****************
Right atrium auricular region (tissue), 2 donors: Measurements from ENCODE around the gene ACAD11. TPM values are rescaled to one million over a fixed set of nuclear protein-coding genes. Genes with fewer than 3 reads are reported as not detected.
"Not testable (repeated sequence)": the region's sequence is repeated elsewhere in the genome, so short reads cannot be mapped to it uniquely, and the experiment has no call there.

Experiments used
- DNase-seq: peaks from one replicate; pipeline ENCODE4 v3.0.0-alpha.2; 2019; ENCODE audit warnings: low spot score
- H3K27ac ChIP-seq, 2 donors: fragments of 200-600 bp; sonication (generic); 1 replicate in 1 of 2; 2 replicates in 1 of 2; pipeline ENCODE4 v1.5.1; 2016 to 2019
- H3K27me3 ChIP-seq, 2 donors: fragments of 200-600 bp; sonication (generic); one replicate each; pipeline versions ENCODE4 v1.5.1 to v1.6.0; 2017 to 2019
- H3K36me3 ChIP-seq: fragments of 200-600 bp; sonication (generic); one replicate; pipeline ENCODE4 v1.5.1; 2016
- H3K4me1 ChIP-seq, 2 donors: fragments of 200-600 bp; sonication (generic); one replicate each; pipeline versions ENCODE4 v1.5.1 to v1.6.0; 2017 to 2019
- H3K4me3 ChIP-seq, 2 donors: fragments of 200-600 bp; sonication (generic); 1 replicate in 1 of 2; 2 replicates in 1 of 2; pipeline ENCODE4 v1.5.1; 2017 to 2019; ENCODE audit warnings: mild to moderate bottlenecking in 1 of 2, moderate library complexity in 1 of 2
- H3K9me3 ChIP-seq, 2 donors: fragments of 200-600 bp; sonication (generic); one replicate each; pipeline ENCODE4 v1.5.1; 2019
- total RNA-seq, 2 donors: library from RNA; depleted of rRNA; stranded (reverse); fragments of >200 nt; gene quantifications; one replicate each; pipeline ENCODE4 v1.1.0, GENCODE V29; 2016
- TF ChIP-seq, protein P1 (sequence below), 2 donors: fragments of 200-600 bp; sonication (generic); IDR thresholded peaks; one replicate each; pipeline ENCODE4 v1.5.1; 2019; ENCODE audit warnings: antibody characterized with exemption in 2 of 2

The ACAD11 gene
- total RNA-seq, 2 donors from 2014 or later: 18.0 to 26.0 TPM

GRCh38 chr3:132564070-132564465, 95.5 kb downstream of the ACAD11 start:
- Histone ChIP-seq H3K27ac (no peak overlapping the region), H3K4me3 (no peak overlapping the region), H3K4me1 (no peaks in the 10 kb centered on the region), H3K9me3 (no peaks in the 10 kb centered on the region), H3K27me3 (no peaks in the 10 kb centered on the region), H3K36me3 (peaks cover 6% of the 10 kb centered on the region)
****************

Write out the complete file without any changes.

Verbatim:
Right atrium auricular region (tissue), 2 donors: Measurements from ENCODE around the gene ACAD11. TPM values are rescaled to one million over a fixed set of nuclear protein-coding genes. Genes with fewer than 3 reads are reported as not detected.
"Not testable (repeated sequence)": the region's sequence is repeated elsewhere in the genome, so short reads cannot be mapped to it uniquely, and the experiment has no call there.

Experiments used
- DNase-seq: peaks from one replicate; pipeline ENCODE4 v3.0.0-alpha.2; 2019; ENCODE audit warnings: low spot score
- H3K27ac ChIP-seq, 2 donors: fragments of 200-600 bp; sonication (generic); 1 replicate in 1 of 2; 2 replicates in 1 of 2; pipeline ENCODE4 v1.5.1; 2016 to 2019
- H3K27me3 ChIP-seq, 2 donors: fragments of 200-600 bp; sonication (generic); one replicate each; pipeline versions ENCODE4 v1.5.1 to v1.6.0; 2017 to 2019
- H3K36me3 ChIP-seq: fragments of 200-600 bp; sonication (generic); one replicate; pipeline ENCODE4 v1.5.1; 2016
- H3K4me1 ChIP-seq, 2 donors: fragments of 200-600 bp; sonication (generic); one replicate each; pipeline versions ENCODE4 v1.5.1 to v1.6.0; 2017 to 2019
- H3K4me3 ChIP-seq, 2 donors: fragments of 200-600 bp; sonication (generic); 1 replicate in 1 of 2; 2 replicates in 1 of 2; pipeline ENCODE4 v1.5.1; 2017 to 2019; ENCODE audit warnings: mild to moderate bottlenecking in 1 of 2, moderate library complexity in 1 of 2
- H3K9me3 ChIP-seq, 2 donors: fragments of 200-600 bp; sonication (generic); one replicate each; pipeline ENCODE4 v1.5.1; 2019
- total RNA-seq, 2 donors: library from RNA; depleted of rRNA; stranded (reverse); fragments of >200 nt; gene quantifications; one replicate each; pipeline ENCODE4 v1.1.0, GENCODE V29; 2016
- TF ChIP-seq, protein P1 (sequence below), 2 donors: fragments of 200-600 bp; sonication (generic); IDR thresholded peaks; one replicate each; pipeline ENCODE4 v1.5.1; 2019; ENCODE audit warnings: antibody characterized with exemption in 2 of 2

The ACAD11 gene
- total RNA-seq, 2 donors from 2014 or later: 18.0 to 26.0 TPM

GRCh38 chr3:132564070-132564465, 95.5 kb downstream of the ACAD11 start:
- Histone ChIP-seq H3K27ac (no peak overlapping the region), H3K4me3 (no peak overlapping the region), H3K4me1 (no peaks in the 10 kb centered on the region), H3K9me3 (no peaks in the 10 kb centered on the region), H3K27me3 (no peaks in the 10 kb centered on the region), H3K36me3 (peaks cover 6% of the 10 kb centered on the region)